Refugee students advised to follow regular education
One year ago I would not have permitted this interview. I still had a very negative self-image then. I believed that refugees in general were regarded as a burden to Dutch society," says Bejene Tezera, from Ethiopia. In June last year Tezera graduated from the MSc programme Biotechnology. He is determined to return to Ethiopia as soon as the political situation has improved.
Bleichrodt explains: With a few exceptions, like South Africa and Eritrea, most refugees can not return home in the short term. In general therefore, we do not support refugees following English programmes." At present UAF gives financial support to about 1,700 asylum seekers receiving education in the Netherlands. Seven hundred or so are studying at university level.
Recognised refugees - those with A-status - can obtain regular grants for studying from the government. Refugees with C-status, which means permission to stay without restrictions, have to have lived in the Netherlands for at least three years, in order to qualify for a government grant. UAF receives its funds from private donations, mainly from Dutch students and personnel from educational institutions. Bleichrodt discloses that Wageningen contributes a substantial amount to those funds. In May UAF will hold a fundraising campaign among students and staff at WAU.
According to the Dean's Office, about five refugee students enrol each year for an MSc programme. Dean Hermans explains that refugee students following the MSc programmes are in a somewhat special position. She disagrees with the distinction UAF makes between regular and MSc education. She feels that if refugee MSc students are determined to go back to their countries as soon as the situation allows, these students should also be entitled to receive support from UAF. Hermans discloses that tuition fees are sometimes paid by UAF, but refugee students have to appeal to other private funds for their remaining study costs.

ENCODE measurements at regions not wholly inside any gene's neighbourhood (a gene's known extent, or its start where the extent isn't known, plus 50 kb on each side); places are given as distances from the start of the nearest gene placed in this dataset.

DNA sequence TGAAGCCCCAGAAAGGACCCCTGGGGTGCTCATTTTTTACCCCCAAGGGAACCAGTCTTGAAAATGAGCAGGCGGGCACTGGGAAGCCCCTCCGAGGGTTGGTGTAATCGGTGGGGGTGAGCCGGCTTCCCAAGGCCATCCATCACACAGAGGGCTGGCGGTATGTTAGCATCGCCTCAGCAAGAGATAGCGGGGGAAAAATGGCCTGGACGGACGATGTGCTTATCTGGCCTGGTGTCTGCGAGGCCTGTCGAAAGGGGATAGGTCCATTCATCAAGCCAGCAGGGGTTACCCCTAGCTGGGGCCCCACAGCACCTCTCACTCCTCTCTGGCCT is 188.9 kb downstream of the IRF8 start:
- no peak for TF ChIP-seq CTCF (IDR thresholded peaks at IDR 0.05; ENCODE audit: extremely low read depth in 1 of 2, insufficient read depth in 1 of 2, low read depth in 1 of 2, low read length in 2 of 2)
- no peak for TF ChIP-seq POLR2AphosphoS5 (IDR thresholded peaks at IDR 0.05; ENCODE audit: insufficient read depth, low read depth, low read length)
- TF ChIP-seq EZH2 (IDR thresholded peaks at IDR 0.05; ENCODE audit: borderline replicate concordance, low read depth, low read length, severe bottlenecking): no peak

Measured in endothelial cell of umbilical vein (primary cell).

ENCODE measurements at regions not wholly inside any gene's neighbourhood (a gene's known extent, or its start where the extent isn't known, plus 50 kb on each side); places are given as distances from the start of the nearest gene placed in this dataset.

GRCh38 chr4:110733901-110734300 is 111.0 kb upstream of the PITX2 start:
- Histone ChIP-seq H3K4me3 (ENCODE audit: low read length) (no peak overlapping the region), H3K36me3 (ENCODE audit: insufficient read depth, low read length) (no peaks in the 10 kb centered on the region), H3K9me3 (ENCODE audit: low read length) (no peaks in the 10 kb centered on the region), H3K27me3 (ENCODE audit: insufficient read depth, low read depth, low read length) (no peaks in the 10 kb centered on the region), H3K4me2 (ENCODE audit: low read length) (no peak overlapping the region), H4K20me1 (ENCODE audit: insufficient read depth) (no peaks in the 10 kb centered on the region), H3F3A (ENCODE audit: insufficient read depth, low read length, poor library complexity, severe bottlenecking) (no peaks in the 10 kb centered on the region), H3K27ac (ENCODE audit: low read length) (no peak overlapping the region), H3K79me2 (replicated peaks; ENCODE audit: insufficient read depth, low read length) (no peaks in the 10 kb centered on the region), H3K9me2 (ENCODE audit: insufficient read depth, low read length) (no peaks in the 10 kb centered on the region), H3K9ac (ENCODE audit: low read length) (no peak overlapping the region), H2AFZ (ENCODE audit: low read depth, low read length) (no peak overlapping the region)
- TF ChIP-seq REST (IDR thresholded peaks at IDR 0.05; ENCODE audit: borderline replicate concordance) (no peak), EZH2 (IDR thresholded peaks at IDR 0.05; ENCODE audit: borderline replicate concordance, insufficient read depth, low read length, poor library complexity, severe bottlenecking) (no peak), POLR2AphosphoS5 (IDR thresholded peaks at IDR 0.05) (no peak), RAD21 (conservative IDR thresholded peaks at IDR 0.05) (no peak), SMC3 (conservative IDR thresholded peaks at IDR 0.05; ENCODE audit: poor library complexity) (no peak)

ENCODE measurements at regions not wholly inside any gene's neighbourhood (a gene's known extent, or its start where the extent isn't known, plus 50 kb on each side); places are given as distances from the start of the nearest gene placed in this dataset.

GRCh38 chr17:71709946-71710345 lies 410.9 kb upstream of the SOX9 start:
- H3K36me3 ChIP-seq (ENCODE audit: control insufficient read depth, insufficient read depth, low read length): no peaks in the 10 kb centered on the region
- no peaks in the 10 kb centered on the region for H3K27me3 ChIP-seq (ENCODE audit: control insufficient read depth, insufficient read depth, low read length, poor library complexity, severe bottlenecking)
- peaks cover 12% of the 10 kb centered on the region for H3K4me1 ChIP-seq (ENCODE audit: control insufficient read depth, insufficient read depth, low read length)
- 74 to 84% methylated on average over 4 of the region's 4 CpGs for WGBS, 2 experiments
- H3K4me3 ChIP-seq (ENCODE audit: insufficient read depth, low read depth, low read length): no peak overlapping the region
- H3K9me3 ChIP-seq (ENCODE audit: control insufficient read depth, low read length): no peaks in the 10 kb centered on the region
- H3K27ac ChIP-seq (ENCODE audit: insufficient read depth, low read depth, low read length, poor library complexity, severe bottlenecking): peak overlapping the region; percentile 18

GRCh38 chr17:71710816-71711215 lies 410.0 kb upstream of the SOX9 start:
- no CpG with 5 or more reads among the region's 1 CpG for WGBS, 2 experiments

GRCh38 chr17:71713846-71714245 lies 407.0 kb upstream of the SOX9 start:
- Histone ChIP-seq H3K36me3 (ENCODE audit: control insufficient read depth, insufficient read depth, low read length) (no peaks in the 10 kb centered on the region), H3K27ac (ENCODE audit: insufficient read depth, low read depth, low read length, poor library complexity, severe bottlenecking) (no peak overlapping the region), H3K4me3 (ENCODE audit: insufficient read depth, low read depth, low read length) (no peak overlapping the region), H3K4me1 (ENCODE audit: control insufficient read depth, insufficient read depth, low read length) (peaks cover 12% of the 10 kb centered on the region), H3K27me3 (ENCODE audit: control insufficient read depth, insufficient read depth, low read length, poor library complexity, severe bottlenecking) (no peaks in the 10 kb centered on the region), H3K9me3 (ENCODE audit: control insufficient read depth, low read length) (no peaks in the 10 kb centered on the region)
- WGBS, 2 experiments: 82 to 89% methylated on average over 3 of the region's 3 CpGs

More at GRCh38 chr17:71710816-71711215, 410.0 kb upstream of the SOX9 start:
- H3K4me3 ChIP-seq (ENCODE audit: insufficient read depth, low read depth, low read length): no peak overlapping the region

Tezera confirms this: I was exempted from paying the tuition fees but still had to find money for my study and research. The UAF turned down my application for funding. I was already older than the UAF's age limit and besides I wanted to follow an English study programme." Through Reverend Wagenaar, chaplain for foreign students, Tezera applied and received funds from the Ecumenical Committee for emergency aid to students from Africa, Latin America and Asia. Although he had followed a Dutch language course he had not mastered the language sufficiently to be able to study at an academic level.
Tezera holds a degree in chemistry from the university in Addis Ababa. He worked in a food research institute, doing research on locally produced oils and fats for nutrition purposes. He went to Sudan to study and work at Gezira University in 1990 on a temporary basis. At that time, the political situation in Ethiopia became critical. Over 100,000 Ethiopian refugees poured into the refugee camps in Sudan. Tezera explains that he knew most of the opposition leaders who came to Sudan. The Ethiopian government accused him of subversive activities. Members of the opposition in exile started to recruit people in the refugee camps to take up arms against the government. I disagreed with these developments, since I felt that violence would not be the proper way to solve the political and ethnic tensions. But by then, I was no longer able to return to Ethiopia." Travelling on a friend's Sudanese passport he came in the Netherlands via Egypt, in December 1991.
In Amsterdam Tezera saw a poster announcing an Ethiopian celebration: I went there, hoping to meet people, who could help me. A fellow countryman lived in Rotterdam and so I registered as an asylum seeker with the foreign police there." Tezera was placed in a centre for asylum seekers in the northern province of Drenthe. He attended Dutch language courses at Groningen University, and there he made inquiries regarding the possibilities for pursuing postgraduate education. One of the professors suggested he try either Utrecht or Wageningen. In the area of food and nutrition, WAU's biotechnology programme appeared to be the best choice. I started my study at WAU in September 1993." Seven months later Tezera acquired the C-status.
Looking back at all the procedures an asylum seeker has to go through, Tezera feels that luck played a role, but he stresses that an enterprising spirit is of great help in this respect. He concludes: Most people were very helpful and encouraging, but I had to explore and find all the information I was looking for myself."